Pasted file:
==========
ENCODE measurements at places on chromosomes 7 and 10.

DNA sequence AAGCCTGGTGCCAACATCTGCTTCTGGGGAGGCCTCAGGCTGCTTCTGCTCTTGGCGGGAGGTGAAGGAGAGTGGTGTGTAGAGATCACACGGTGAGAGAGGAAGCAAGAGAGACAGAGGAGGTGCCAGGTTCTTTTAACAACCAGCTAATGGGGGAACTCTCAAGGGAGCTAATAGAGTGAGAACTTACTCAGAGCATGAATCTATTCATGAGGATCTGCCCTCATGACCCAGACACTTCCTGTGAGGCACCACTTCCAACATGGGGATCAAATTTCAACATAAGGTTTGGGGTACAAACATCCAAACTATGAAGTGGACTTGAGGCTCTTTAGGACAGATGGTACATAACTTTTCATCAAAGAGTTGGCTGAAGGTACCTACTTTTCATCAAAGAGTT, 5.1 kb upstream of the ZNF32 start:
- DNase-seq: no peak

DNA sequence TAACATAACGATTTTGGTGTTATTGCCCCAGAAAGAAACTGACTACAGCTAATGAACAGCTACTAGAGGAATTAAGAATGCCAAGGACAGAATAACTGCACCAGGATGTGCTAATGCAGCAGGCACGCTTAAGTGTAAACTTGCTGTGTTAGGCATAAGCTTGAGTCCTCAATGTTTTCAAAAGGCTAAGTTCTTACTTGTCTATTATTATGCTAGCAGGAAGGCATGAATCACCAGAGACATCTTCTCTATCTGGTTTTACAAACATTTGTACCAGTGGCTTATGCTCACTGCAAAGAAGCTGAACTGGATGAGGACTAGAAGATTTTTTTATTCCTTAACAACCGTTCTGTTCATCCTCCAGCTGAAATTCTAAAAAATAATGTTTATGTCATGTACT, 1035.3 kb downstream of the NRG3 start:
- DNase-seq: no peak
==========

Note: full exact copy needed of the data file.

ENCODE measurements at places on chromosomes 7 and 10.

DNA sequence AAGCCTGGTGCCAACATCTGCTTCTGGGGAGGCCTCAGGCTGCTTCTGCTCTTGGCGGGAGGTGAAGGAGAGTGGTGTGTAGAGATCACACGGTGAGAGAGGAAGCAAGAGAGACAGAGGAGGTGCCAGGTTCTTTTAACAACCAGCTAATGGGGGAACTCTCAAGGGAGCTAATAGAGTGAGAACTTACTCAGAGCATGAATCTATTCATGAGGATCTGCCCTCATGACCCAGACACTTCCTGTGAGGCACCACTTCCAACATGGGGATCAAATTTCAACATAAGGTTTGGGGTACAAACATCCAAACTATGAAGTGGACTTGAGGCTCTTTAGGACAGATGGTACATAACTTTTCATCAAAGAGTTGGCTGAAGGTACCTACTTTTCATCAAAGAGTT, 5.1 kb upstream of the ZNF32 start:
- DNase-seq: no peak

DNA sequence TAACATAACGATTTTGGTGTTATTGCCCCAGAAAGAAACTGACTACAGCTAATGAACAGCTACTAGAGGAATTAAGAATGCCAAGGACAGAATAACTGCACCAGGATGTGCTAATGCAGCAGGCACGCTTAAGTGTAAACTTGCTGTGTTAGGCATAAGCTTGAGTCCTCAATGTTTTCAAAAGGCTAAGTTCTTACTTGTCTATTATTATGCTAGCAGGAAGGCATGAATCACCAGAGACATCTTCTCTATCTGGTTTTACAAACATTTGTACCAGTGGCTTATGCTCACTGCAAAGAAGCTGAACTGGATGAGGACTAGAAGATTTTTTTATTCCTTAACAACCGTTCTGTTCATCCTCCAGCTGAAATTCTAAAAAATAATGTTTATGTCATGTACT, 1035.3 kb downstream of the NRG3 start:
- DNase-seq: no peak